So the horses had to go.  That in itself was traumatic.  We found a super home for our TB broodmare Rou, and her foal Rosie, who went together to a private home in Monmouthshire.  We were desperate to sell Rou's 2 year old daughter Tiffin, but there was no interest in my advert and we had to take her to Brightwell's auction at Malvern.  We just missed the H.I.S. sale (she was by an H.I.S. stallion) and the transport company who had brought Rou and Rosie back from stud, and who we thought were reliable, double booked the horse lorry.  She was due to go at 10.30 in the morning, and at 2.30 we will still waiting.  An hour later the box turned up - a gigantic cattle truck with a slippery steep metal ramp - not the old wooden horse box with the gentle slope of wood we had ordered.  We loaded Tiffin, all bandaged up to protect her legs when travelling, and set off behind the box for Malvern, with two wee girls and an overnight bag.  I was pregnant at the time too.  

It was dark (a November evening) when we finally got there and Tiffin couldn't see properly to come down the ramp.  She panicked and leapt off the side, hitting her hock on the ramp and cutting it.  With the aid of a torch I managed to clean off the cut, which didn't seem too bad, and then we left Tiffin munching on a huge haynet and went in search of B&B.

The next morning she was lame.  I got the Auction vet out to look at her and he said it was probably nothing much, but he couldn't guarantee her OK for the sale, and we had no option but to remove the £1500 reserve we had on her. It had cost £150 to get her to the sale, and we didn't have the money to bring her back again. She sold for half that, to a horrid rat-faced dealer from the Forest of Dean.  To say I was heartbroken was an understatement.  She was a beautiful filly, my pride and joy.  I hadn't wanted to sell her but distress sellings are like that.  On the way home I was shaking so much I had to ask my husband to pull into a pub where I had a brandy to calm my nerves.  After that, I had depression and was in a bad way for months - until our son was born.   My husband insisted I made a claim through my horse insurers against the transport company, and this carried on for months, with each letter bringing back all the memories and unhappiness of that sale.  We won, eventually, but it didn't bring Tiffin back.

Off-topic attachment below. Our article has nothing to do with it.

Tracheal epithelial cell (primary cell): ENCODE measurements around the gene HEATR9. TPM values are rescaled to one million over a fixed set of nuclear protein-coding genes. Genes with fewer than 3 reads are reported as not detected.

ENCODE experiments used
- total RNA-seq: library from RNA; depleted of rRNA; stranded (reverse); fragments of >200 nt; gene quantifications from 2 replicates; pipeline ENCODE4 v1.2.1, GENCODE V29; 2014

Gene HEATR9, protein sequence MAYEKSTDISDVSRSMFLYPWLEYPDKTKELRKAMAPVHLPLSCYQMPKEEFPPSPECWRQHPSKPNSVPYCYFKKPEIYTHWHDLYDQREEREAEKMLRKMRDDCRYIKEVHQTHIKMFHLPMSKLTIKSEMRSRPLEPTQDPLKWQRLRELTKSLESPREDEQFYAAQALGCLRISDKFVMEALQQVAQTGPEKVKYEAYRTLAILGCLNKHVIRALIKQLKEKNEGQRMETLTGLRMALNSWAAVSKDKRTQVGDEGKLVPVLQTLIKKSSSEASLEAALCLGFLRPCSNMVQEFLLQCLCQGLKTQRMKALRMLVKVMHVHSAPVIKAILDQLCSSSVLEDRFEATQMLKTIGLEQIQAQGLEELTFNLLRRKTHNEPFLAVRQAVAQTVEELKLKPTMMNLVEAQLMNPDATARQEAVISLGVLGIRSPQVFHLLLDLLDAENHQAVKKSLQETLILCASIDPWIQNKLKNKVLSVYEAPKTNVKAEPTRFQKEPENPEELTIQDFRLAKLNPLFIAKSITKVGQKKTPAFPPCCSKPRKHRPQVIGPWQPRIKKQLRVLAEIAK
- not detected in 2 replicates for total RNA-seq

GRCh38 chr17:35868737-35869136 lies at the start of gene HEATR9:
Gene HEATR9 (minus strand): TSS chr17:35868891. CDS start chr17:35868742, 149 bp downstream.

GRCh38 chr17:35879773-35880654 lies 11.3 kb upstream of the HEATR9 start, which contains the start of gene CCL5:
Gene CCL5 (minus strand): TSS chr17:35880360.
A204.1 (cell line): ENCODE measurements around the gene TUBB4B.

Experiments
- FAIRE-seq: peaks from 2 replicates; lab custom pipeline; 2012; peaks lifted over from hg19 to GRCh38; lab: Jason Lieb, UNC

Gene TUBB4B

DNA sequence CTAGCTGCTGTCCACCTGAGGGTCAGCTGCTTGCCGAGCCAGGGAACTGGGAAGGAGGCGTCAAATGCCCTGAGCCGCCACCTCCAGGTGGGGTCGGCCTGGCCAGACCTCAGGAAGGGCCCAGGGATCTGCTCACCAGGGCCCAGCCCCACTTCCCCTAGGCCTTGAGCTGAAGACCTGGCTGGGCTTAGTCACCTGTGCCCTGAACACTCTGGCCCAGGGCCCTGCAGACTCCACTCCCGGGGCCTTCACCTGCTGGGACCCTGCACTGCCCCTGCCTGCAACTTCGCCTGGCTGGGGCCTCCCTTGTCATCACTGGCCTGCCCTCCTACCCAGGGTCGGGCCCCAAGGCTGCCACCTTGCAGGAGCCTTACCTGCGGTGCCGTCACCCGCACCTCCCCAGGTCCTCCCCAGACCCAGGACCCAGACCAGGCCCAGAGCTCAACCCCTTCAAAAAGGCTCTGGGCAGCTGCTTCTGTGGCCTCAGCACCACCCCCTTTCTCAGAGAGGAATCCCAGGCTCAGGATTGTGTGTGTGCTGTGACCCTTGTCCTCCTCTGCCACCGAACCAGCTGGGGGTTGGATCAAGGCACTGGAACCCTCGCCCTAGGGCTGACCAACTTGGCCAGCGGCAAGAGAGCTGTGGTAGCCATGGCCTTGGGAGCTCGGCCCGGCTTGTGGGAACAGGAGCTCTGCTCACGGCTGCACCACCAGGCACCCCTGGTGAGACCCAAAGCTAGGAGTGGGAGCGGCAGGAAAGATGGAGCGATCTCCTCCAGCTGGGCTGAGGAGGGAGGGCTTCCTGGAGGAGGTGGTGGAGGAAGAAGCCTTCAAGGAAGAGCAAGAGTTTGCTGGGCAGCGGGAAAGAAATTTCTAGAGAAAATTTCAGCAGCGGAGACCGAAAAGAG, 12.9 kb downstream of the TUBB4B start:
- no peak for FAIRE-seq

In those early years, I can remember trying to keep house with a dustpan and brush when our vacuum cleaner bit the dust.  Finances were very tight - almost non-existent in fact - and when we planned to paint a room, we had to save up for a can of paint.

I can still remember wearing a mask (I am allergic to dust) and taking a stiff brush to the hideous nylon carpet up the stairs, which used to cling on to the bristles of the brush.  If you can imagine the colour of the mud outside the front gate, mixed with a Saturday night pavement between the boozer and the takeaway, you have a rough approximation of the carpet underfoot when we arrived.  You have no idea of how ECSTATIC I was when that sh*tty carpet finally went!  I felt pretty much the same when we had finally saved up for a new vacuum too!

When I see blogs with "Frugal" in the title these days, I know exactly where they are coming from . . .


  1. I would love to say something jolly and full of admiration (which I am) for your hard work, but I can't get beyond the way my heart is aching for you and Tiffin, they were tough times.

  2. Indeed it wasn't a good time Elaine, but we lived through it. I became very resourceful - well we both did - had to. I still wonder where she ended up.

  3. I have read all your posts about moving to Wales. This one almost broke my heart. I am still up to my neck (but not drowning) after our house move three weeks ago. It has been exhausting. Three years ago we bought a tiny 18th century listed stone cottage that had not been touched since it was sold by the farm in the late 1970s. Now that really was EXHAUSTING. You will move BB but like us it is just taking time to find the right buyer and the right house.

  4. Sorry it got to you too Sarah. It was a horrid time. You get spells of bad luck - ours lasted about 6 years, by which time we were heartily SICK of it. Your cottage sounds gorgeous and you probably want never to move again!! Thank you for your support - I will hold the moving faith too.